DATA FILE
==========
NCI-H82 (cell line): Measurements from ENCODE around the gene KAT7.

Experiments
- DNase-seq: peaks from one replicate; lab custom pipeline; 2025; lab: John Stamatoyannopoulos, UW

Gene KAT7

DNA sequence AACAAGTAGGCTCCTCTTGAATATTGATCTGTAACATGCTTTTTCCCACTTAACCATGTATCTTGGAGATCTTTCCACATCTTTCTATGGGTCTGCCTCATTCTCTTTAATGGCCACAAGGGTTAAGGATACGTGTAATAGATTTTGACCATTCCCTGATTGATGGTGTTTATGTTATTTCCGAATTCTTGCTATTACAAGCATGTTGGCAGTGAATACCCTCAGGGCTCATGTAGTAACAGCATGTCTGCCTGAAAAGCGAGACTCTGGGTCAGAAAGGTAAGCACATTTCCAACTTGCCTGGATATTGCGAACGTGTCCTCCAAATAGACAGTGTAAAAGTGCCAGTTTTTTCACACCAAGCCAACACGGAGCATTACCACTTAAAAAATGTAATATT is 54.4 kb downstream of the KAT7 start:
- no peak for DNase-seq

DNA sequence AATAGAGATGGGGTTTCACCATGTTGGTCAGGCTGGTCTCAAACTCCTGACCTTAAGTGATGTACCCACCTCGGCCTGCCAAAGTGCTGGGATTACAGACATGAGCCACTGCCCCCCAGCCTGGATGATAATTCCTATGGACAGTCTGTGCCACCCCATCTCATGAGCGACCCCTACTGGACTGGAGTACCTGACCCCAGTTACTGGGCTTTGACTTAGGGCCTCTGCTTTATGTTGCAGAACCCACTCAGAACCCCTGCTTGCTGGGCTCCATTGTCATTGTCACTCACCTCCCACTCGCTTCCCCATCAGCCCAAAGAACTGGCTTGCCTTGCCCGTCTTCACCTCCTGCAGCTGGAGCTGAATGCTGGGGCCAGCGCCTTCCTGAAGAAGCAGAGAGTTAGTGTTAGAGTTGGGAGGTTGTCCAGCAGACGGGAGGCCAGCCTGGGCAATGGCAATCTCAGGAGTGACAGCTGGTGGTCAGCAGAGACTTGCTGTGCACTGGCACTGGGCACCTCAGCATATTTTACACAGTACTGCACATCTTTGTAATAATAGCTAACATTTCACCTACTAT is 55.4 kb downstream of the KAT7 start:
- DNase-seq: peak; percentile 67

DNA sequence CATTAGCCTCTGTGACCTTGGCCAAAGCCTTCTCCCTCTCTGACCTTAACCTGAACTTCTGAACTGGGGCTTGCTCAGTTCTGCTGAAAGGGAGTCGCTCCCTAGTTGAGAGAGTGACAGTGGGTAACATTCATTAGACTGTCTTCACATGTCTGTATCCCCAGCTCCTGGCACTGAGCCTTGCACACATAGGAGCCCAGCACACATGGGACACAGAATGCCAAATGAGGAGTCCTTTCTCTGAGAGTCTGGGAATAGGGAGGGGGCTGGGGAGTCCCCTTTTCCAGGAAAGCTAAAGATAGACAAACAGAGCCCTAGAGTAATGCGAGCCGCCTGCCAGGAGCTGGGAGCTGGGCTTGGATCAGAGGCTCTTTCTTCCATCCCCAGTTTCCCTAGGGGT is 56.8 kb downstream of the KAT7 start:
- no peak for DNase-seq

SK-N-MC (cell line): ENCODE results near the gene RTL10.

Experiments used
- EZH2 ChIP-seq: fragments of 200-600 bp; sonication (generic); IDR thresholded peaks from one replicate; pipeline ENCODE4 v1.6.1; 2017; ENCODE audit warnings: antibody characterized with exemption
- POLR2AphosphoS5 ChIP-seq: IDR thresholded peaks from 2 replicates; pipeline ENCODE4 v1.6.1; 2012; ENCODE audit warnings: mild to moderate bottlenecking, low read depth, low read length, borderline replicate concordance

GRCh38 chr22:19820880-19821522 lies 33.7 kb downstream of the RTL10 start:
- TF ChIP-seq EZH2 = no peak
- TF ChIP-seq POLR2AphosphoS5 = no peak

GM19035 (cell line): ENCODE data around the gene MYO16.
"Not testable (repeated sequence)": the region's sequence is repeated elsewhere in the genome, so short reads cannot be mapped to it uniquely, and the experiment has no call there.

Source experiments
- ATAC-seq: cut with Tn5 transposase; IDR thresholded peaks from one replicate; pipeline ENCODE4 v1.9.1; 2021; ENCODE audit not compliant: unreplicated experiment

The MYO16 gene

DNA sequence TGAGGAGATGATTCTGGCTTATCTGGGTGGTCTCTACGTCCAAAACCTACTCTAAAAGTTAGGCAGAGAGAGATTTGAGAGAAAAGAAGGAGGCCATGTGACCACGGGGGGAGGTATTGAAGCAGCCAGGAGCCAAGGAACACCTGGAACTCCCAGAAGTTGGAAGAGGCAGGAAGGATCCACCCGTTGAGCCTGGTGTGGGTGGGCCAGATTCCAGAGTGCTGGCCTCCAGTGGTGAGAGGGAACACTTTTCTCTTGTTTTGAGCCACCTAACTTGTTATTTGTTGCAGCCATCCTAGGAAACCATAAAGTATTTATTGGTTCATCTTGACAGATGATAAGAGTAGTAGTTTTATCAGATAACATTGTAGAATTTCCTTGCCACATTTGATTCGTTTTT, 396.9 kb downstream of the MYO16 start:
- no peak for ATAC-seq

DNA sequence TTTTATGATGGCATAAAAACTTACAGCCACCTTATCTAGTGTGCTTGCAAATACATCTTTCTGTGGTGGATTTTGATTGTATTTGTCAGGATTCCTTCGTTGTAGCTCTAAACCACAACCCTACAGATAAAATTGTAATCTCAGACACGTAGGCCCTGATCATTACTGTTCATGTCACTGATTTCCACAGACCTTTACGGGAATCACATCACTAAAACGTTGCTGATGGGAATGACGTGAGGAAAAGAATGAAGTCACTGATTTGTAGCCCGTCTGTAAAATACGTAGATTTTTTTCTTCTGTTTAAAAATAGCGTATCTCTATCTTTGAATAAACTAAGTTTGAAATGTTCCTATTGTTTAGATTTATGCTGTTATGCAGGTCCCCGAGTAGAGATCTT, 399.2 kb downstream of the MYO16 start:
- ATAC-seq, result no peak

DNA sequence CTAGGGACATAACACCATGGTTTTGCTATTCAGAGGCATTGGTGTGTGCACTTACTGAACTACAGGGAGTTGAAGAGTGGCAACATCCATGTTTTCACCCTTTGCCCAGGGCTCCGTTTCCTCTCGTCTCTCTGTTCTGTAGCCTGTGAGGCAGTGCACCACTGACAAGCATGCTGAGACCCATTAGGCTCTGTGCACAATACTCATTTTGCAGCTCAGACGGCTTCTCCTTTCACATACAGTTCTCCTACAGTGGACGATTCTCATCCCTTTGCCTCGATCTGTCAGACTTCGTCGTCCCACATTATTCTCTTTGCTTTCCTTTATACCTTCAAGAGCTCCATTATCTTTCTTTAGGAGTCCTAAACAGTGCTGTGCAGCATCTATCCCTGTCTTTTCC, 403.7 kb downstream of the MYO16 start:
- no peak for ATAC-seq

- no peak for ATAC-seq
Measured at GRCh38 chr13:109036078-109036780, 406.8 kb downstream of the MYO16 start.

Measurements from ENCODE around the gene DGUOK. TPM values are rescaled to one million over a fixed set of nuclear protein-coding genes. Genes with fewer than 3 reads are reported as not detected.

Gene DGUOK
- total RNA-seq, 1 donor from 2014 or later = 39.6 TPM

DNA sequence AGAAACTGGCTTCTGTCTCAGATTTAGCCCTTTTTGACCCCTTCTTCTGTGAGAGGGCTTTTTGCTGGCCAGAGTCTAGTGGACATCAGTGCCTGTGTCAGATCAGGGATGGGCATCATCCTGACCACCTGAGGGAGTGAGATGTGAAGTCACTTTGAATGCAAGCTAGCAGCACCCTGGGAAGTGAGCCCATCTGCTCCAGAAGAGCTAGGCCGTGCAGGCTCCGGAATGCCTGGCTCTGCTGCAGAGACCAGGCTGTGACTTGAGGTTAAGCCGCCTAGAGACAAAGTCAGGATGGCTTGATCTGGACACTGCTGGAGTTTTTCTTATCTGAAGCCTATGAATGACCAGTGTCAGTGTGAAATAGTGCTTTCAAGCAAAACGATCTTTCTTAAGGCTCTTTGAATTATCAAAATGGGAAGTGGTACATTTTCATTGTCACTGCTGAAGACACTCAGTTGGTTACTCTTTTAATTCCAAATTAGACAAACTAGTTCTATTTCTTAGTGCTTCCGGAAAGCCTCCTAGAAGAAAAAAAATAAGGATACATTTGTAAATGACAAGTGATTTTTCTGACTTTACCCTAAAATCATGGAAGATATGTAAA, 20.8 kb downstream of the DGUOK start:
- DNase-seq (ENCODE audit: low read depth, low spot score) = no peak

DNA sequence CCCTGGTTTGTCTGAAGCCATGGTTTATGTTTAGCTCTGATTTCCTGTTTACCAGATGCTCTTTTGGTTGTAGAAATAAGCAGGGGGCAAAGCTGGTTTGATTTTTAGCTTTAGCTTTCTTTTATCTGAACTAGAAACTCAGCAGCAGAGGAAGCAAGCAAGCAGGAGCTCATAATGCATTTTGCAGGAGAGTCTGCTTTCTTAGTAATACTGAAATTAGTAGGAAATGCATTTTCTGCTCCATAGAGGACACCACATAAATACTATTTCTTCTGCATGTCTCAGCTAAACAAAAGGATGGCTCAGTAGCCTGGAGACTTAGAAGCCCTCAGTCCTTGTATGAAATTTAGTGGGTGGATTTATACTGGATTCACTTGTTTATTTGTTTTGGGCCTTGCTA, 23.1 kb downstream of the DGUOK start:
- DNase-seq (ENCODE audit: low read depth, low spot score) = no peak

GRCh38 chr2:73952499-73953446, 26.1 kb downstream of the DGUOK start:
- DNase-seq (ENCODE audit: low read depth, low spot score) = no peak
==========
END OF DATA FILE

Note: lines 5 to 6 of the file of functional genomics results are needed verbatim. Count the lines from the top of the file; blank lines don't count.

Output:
DNA sequence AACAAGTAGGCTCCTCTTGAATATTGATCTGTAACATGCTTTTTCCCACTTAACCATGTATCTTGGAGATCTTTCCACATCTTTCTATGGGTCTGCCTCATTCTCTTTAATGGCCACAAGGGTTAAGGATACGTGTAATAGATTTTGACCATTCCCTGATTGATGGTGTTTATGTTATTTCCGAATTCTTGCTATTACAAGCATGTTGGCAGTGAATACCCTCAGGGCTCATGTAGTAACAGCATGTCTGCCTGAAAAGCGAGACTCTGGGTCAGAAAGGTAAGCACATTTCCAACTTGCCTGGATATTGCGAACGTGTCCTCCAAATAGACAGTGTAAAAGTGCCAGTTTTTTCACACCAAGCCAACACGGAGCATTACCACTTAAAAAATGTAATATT is 54.4 kb downstream of the KAT7 start:
- no peak for DNase-seq